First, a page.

Police Merger: Scotland’s police forces are split over whether to merge to save money in the face of forthcoming budget cuts. The Scottish Policing Board was presented with two alternatives to the current eight Scottish force structure – one single force, or three, probably covering the east, west and north of the country. However, representatives of Grampian and Northern police boards spoke out against any centralisation. Sources say only Strathclyde is clearly in favour of a single force, with others yet to be convinced either way. Any change to policing structure would need new legislation and with Scottish elections taking place next year, they would be included in the main party\’s manifestos. Norman MacLeod, convener of the Northern Joint Police Board, and Martin Greig, his counterpart at Grampian, opposed continuing the centralisation review but were outvoted. (Scotsman Page 17, The Herald Page 1)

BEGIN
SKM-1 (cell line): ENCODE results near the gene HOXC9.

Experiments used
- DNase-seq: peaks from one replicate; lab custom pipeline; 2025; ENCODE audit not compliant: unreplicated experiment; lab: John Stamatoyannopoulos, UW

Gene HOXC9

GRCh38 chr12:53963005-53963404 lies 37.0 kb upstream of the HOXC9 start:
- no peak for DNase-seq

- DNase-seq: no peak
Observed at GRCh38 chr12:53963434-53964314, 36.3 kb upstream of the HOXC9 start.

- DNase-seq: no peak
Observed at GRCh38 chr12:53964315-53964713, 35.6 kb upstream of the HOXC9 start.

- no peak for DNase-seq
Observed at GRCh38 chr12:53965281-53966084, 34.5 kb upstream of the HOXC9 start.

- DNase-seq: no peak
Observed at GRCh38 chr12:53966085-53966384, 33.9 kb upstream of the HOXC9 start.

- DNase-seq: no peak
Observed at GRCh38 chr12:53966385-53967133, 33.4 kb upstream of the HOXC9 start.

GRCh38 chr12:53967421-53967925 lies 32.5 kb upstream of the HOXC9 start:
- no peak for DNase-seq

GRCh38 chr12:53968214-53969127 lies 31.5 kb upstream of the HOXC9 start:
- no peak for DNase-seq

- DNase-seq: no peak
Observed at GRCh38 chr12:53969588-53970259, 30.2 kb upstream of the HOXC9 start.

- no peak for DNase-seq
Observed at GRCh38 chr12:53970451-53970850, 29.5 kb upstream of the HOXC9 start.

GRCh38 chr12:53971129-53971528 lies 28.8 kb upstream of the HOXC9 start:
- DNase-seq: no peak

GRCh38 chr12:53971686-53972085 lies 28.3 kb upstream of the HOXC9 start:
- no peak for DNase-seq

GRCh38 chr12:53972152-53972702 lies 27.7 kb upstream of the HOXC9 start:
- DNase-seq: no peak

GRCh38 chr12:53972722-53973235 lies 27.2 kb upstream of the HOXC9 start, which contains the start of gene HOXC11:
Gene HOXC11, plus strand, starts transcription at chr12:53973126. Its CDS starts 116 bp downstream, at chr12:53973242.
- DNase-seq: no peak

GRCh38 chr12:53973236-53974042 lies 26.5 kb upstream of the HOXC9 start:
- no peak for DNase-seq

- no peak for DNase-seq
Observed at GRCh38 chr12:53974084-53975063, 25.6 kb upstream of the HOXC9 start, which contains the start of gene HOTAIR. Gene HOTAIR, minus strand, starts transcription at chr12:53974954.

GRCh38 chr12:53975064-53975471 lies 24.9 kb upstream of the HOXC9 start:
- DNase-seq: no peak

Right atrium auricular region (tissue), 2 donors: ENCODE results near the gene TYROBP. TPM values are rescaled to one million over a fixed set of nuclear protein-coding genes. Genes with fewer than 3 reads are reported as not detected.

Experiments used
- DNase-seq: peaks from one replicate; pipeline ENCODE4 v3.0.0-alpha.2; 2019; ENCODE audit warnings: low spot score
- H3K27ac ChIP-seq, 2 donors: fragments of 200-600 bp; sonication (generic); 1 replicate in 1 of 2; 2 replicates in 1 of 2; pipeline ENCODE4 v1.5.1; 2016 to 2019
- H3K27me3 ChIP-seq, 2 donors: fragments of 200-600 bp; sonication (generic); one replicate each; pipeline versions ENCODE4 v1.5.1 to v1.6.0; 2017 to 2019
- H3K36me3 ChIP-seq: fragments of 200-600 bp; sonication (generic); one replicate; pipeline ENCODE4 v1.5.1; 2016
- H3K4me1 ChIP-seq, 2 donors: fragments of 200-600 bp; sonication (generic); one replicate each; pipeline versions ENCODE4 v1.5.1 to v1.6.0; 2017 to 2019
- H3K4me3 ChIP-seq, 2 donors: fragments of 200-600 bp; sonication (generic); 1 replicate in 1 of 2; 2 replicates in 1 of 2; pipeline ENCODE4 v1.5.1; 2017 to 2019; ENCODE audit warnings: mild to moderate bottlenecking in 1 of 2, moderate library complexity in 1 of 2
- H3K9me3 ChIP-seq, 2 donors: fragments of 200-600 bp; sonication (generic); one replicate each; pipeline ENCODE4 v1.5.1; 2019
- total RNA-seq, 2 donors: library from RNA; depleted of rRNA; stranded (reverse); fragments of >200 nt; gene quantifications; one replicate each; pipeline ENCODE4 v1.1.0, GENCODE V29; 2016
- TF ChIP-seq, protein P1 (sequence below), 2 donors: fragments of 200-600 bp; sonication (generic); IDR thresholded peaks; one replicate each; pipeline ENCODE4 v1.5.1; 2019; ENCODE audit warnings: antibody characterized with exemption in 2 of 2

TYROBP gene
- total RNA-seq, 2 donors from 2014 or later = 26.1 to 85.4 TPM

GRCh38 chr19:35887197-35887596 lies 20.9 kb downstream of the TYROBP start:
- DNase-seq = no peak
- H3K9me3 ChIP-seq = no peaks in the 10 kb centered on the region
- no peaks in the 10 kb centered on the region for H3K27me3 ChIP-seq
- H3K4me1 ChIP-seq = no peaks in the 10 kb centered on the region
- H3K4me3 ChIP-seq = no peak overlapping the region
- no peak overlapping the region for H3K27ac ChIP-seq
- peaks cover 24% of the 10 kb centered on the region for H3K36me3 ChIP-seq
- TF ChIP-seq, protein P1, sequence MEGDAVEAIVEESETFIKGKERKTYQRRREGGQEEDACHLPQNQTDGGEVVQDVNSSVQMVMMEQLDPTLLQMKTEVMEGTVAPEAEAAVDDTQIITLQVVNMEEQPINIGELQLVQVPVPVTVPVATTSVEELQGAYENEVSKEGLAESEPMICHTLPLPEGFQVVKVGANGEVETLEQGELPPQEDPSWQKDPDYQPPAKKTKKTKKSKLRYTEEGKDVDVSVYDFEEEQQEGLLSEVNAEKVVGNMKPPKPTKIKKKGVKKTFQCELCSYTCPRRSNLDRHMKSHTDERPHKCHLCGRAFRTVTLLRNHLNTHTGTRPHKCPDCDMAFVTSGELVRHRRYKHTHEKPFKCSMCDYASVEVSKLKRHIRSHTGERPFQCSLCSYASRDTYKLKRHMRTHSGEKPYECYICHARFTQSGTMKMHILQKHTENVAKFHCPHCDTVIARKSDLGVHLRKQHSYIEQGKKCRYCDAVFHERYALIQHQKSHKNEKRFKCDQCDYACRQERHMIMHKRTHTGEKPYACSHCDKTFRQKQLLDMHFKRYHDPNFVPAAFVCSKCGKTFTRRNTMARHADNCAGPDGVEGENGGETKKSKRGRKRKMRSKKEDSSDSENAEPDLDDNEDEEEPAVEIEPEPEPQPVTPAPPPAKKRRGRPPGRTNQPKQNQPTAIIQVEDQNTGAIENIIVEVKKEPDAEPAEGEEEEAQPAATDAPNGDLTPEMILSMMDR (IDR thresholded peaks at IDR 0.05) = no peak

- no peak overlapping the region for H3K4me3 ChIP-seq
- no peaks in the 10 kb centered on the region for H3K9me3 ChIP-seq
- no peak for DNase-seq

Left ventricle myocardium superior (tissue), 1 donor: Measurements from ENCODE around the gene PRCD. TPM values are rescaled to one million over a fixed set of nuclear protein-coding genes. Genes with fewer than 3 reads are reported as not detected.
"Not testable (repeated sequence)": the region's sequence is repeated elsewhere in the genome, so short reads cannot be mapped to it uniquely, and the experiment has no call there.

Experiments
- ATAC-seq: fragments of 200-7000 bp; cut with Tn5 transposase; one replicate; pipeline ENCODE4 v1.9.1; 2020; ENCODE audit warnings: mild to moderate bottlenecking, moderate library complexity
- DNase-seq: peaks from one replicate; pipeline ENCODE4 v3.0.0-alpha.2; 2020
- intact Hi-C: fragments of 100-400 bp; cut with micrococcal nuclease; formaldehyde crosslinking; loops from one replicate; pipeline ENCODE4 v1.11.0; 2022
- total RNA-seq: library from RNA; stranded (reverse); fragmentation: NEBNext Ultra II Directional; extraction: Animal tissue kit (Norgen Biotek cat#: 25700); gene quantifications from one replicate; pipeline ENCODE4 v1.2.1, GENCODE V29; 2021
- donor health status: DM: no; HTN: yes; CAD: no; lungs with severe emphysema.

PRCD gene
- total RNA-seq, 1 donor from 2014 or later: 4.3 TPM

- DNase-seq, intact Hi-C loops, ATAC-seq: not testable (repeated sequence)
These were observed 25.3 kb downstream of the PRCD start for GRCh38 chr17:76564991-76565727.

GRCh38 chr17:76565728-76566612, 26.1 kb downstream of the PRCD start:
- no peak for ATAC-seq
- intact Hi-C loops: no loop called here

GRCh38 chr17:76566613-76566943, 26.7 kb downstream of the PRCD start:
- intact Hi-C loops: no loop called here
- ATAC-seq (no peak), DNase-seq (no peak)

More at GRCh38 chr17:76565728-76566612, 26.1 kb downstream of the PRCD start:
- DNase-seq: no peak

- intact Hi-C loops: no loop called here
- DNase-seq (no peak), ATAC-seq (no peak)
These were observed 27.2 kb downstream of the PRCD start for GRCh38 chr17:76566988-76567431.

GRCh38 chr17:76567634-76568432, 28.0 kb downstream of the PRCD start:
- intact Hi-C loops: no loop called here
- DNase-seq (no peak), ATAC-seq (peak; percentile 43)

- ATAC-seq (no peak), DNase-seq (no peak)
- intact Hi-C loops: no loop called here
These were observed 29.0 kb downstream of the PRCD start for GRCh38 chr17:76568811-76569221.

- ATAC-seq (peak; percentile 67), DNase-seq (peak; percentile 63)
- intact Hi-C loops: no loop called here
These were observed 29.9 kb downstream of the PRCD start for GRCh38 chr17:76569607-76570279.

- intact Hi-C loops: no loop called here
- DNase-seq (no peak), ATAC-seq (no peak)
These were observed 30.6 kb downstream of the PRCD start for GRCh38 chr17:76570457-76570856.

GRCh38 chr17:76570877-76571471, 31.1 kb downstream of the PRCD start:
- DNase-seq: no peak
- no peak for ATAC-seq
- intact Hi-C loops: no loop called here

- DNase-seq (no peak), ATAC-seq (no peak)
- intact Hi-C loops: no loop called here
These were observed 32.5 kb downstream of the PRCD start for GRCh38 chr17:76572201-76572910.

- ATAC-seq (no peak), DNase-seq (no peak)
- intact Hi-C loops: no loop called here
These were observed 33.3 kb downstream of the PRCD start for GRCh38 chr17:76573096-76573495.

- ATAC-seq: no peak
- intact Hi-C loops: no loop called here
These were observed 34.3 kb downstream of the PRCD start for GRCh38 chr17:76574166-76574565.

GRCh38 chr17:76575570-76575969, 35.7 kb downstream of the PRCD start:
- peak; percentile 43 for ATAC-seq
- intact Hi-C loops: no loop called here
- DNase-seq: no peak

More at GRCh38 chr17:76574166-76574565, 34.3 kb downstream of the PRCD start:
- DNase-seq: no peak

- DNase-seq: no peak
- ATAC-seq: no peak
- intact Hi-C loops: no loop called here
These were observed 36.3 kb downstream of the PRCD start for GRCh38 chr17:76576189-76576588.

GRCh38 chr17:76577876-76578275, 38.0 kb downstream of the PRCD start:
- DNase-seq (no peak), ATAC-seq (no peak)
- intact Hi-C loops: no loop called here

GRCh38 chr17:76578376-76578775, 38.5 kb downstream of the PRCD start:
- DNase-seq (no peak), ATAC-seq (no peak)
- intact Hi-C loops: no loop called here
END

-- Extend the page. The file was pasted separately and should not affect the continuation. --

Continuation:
New Forth crossing: Transport Minister Stewart Stevenson has restated the Scottish Government’s commitment to building a £2 billion crossing over the Forth, as details of the construction companies bidding to upgrade the M9 approach road south of the bridge were announced. Four consortia, comprising seven of the UK’s biggest construction companies, will bid to carry out work valued at up to £65 million at junction 1A, near Edinburgh Airport. (The Herald Page 9)